Sanctions and compliance: what to do next?

4 joulukuuta 2023

Sanctions are not a new phenomenon in the modern world, but the last 21 months have been unprecedented and united many countries with a single goal to stop Russia’s cruel war in Ukraine using sanctions as an essential tool. Also, companies have been faced with new rules and have had to implement sanctions-related policies and procedures and teach their employees how to avoid sanctions violations. In addition to this, many companies have decided to withdraw from Russia for ethical reasons. In the following, we look at current compliance issues – and decisions that still must be made.

Adopted measures and restrictions

Even the most experienced sanctions lawyers probably won’t be able to tell precisely how many new restrictions different countries and sanctions authorities have adopted since February 2022. Only the European Union has passed 11 new sanctions packages against Russia, including economic, trade and individual sanctions, as well as diplomatic and visa restrictions. Generally, almost 1800 individuals and entities related to the Russian government and military decisions have been listed as restricted persons on the European Union’s sanctions list.

The United States and the United Kingdom have taken a leading role in sanctions adoption and have in some respects made more severe restrictions than the European Union. Canada, Japan, Australia, and other countries and sanctions administrations regularly impose different types of sanctions as well.

Sanctions also increase in importance more broadly. Let’s not forget about regular limitations against Belarus as Russia’s closest neighbour and supporter or relating to Iran as, among others, a supplier of drones for the Russian army. There are also continuing discussions on restrictions against Chinese companies.

Business reactions and internal changes

In February 2022, many companies faced a new reality: How to deal with Russia related business? Even without physical presence in Russia, companies had to familiarize themselves with new sanctions, amend their internal policies, create new risk assessment processes, and teach employees how to deal with the updated requirements.

According to our experience, the most severe difficulties related to understanding the applicability of various sanctions, limited resources at compliance departments, and deciding how to properly assess and manage all kinds of risks. Also authorities faced the same uncertainty as they had not experienced so many simultaneous restrictions before. At the same time, the approach applied by banks was to restrict all payments traffic to and from Russia.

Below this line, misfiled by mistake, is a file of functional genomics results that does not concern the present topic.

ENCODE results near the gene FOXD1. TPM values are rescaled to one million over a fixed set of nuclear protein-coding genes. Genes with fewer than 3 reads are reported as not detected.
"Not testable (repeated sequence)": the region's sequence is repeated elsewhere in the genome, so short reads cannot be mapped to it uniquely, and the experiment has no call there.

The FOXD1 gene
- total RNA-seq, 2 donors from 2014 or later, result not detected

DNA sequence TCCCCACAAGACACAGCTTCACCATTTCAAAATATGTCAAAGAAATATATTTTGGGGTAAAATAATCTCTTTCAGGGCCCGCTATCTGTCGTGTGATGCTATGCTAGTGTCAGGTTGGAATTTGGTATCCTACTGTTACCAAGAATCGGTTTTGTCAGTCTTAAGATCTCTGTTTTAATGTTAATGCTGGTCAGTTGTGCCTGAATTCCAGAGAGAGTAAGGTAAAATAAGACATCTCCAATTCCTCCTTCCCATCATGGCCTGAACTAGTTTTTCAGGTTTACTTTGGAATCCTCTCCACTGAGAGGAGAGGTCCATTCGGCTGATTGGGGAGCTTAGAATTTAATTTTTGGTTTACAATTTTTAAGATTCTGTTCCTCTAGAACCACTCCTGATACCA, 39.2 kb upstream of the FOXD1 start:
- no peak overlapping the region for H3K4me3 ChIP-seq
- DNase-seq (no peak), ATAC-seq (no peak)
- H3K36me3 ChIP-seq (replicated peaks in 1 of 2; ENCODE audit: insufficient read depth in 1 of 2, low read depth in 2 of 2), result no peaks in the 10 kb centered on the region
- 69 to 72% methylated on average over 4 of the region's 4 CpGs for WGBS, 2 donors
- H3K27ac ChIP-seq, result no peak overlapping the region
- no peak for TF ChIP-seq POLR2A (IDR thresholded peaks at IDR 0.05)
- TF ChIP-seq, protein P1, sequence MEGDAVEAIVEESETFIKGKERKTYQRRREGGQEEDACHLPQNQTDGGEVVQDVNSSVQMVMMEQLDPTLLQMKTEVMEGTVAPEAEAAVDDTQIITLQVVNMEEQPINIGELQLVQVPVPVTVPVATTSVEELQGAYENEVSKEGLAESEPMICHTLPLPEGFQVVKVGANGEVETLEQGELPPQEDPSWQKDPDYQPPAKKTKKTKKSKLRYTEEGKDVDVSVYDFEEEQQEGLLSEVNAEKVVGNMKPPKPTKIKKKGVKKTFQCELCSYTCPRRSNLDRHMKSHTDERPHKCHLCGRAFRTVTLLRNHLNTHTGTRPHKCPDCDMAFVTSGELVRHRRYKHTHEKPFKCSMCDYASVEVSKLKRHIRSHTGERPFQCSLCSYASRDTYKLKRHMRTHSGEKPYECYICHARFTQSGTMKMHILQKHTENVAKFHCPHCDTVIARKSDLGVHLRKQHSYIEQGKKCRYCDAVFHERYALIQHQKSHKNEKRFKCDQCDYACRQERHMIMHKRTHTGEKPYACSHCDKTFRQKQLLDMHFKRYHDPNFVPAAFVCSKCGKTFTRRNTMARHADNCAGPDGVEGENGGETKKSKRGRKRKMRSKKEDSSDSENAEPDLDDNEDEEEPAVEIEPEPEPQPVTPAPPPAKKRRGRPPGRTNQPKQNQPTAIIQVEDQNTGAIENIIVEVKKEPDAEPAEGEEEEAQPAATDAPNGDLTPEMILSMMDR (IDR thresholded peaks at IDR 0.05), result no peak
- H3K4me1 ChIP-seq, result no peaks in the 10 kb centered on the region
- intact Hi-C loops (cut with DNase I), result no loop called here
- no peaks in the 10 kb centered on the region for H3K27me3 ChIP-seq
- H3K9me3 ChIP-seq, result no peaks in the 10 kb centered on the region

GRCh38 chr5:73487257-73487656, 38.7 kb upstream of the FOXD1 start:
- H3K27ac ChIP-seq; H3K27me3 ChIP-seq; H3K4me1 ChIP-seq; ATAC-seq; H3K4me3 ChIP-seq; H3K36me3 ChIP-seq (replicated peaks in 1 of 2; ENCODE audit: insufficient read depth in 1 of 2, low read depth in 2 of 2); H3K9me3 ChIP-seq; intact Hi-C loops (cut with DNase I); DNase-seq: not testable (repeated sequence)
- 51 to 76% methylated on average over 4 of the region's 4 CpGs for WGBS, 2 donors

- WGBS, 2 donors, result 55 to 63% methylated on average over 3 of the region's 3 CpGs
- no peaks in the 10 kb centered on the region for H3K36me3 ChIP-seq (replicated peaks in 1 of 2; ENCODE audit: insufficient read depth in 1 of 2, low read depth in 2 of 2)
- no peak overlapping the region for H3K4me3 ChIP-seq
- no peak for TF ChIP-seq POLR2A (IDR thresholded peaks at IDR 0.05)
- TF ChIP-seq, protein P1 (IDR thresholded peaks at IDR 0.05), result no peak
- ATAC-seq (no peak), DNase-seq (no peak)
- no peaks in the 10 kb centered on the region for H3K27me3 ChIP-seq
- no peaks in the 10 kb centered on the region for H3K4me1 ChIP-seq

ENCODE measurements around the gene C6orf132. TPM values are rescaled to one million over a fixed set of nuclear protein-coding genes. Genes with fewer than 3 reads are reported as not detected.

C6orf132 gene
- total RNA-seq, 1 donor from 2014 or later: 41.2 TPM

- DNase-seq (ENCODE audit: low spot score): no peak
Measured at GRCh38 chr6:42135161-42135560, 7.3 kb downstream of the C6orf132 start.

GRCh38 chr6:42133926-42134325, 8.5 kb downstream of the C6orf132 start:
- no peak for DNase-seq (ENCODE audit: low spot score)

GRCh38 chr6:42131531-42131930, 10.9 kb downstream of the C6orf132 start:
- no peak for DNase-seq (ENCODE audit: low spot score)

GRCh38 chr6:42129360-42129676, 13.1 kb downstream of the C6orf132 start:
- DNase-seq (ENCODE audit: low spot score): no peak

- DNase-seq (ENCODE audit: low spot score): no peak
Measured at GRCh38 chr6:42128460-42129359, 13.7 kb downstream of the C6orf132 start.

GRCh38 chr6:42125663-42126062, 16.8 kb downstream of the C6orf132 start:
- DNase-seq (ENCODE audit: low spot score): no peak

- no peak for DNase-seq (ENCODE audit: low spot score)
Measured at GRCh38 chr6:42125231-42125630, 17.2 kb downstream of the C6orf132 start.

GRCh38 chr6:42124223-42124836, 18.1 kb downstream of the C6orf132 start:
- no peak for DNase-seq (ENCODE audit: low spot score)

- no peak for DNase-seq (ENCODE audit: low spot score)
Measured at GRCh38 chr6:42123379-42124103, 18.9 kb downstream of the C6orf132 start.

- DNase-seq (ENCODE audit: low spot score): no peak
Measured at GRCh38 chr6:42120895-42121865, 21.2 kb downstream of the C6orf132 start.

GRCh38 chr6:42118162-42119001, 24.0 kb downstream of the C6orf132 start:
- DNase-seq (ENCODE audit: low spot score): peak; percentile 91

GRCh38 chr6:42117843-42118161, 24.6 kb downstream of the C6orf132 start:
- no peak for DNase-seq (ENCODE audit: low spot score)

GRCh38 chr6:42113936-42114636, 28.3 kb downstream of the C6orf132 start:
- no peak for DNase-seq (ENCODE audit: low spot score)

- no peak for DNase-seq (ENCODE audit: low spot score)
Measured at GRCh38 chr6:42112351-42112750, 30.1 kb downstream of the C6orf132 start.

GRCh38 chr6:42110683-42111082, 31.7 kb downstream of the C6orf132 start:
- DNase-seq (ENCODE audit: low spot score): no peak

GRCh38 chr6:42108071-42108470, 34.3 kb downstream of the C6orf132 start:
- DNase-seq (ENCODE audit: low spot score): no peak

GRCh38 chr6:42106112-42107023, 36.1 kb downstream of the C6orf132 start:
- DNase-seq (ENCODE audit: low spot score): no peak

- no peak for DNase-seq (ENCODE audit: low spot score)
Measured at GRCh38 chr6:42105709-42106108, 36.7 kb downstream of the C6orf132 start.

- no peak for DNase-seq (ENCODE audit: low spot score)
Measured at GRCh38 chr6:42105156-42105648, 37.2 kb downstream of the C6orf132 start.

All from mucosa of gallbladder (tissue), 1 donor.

Future insights

Currently, there are no clear insights as to whether there will be new sanctions, or when and how existing sanctions could be canceled – not to mention that companies would return to Russia.

There is no one opinion related to Russia’s quick return to the world markets even if Russia loses the war or stops aggression, as many companies spent a significant amount of money and time to leave the Russian market, sell their business, and find new supplier chains.

From a business perspective, many businesses have generally prepared for the new decade without business with Russian counterparties, but compliance with sanctions is still an area that requires improvement.

Here are a few recommendations on further development of sanctions compliance:

  • Make sure you have internal procedures for sanctions compliance – and that they are simple, understandable, and user-friendly for all employees’ positions. This should include also named responsibilities.
  • Consider applying technical solutions and sanctions screening tools.
  • Adjust current risk assessment mechanisms, particularly against sanctions circumvention. We recommend taking advantage of the EU Commission Guidance for European operators and the Ministry for Foreign Affairs Practical guidance for companies to detect and prevent circumvention of sanctions.
  • Take necessary expenses for compliance and business ethics needs and improvements into consideration in budgeting for 2024.
  • Remember to document any sanctions related decisions (the more difficult the decisions the more careful the reasoning) – this can evidence that the company has used its best efforts in trying to confirm that it is not breaching sanctions even indirectly.
  • Ensure that the company has applicable channels for reporting sanctions violations.
  • Follow updates and guidance from respective authorities – and keep an eye on upcoming case law within the field of sanctions compliance.

We believe that despite challenges in sanctions compliance, applying a step-by-step improvement approach will allow any company to be both compliant and do its part in uniting for peace in Ukraine. The work that is done now will be useful also in the future, as sanctions will most likely expand and be used against more territories and countries whose leaders conduct illegal and threatening activity against humanity.

Kateryna Shapran
Foreign Associate, Dittmar & Indrenius

Dittmar & Indrenius is FIBS’s Partner in the area of ​​corporate responsibility legislation.




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